Kudlow: Trump administration looking at mitigating economic hit of possible border shutdown

The top White House economic adviser on Wednesday said that the Trump administration is looking at keeping truck lanes open and assessing other strategies to mitigate the potential economic hit should President TrumpDonald TrumpFormer New York state Senate candidate charged in riot Trump called acting attorney general almost daily to push election voter fraud claim: report GOP senator clashes with radio caller who wants identity of cop who shot Babbitt MORE close part or all of the U.S.-Mexico border.

Larry Kudlow, chairman of the National Economic Council, told reporters that the administration is looking at ways to keep freight lanes open to accommodate trade should the border be closed.

He downplayed Trump's suggestion a day earlier that security is more important than trade, arguing the two are intertwined.


“It’s a hard thing. Issues about individuals and groups getting to work, I understand how hard that is. Tourism, I understand that,” Kudlow said.

“The trucking lanes and the freight lanes and all the supply chain stuff is really the key,” he added.

Kudlow said Trump has not yet made a decision on whether to shutter the border. He acknowledged that he has advised the president on the possible economic effects should Trump make good on the threat, but would not elaborate on specific data.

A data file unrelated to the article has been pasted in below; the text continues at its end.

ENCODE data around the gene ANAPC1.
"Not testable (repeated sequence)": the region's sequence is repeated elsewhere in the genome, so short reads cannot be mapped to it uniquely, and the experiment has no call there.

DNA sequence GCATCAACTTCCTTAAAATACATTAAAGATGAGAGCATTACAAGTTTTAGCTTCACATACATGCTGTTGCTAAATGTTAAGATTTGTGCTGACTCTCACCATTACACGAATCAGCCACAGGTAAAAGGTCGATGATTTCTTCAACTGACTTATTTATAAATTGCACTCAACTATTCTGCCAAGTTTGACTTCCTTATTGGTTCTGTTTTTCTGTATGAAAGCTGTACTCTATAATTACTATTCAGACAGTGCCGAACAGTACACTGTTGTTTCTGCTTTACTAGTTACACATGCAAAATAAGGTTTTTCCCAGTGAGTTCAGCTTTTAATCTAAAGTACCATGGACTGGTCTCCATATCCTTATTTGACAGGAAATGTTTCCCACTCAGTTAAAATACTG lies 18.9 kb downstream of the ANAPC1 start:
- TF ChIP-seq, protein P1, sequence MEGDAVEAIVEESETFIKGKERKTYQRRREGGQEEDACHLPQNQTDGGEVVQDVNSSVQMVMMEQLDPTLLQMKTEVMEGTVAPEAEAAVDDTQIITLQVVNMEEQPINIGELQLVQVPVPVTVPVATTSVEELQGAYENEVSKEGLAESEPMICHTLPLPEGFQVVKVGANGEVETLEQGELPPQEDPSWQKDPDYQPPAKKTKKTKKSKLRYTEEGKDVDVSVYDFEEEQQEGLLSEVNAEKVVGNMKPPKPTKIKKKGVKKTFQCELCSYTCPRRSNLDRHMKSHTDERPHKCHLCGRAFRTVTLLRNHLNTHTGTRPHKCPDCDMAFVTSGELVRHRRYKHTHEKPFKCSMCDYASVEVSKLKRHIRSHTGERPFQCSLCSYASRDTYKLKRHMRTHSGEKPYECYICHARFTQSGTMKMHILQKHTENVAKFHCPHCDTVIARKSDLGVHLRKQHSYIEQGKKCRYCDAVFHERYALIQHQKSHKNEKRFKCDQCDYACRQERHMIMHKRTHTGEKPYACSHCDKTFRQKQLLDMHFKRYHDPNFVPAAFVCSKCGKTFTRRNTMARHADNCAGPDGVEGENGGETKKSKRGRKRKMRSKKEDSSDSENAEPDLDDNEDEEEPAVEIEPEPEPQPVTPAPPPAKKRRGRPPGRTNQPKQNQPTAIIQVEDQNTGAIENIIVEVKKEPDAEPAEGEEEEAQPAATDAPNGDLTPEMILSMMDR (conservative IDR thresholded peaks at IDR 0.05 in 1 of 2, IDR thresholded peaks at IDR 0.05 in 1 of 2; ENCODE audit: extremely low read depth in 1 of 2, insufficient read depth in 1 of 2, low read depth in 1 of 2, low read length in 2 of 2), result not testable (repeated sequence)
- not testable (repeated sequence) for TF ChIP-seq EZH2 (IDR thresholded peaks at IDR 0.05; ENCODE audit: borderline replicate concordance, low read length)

He said the administration requires help from Mexico and the U.S. Congress to make headway on the issue of border security. Asked how shuttering the border would spur Congress to take action, Kudlow suggested the action would underscore Trump’s commitment to addressing immigration issues. 

“It’s an exclamation point,” he said. “It shows his seriousness. This is such an important issue.” 

Trump last week threatened to close down the southern border if Mexico did not take steps to curb the flow of migrants into the U.S. He has since backed off that pledge, telling reporters on Tuesday that the decision to close the border is dependent on reaching a deal with Congress to pass stricter immigration laws.

Lawmakers in both parties have expressed concerns about how closing the border could impact the economy, as more than $1 billion in goods flow back and forth between the two countries daily.

Trump on Tuesday indicated he was unconvinced by the economic argument. While he acknowledged the likely negative effects, he said, "Security is more important to me than trade."

Kudlow stressed Wednesday that he's in agreement with the president's agenda at the border, citing recent statistics that show a surge in apprehended migrants. But he differed from Trump on the notion that the U.S. would have to sacrifice its economic gains for border security.

“I don’t think it’s one or the other,” Kudlow said. “In an important way the problems of border security in addition to the humanitarian problems, the drug trafficking problems, they’re economic issues, too.”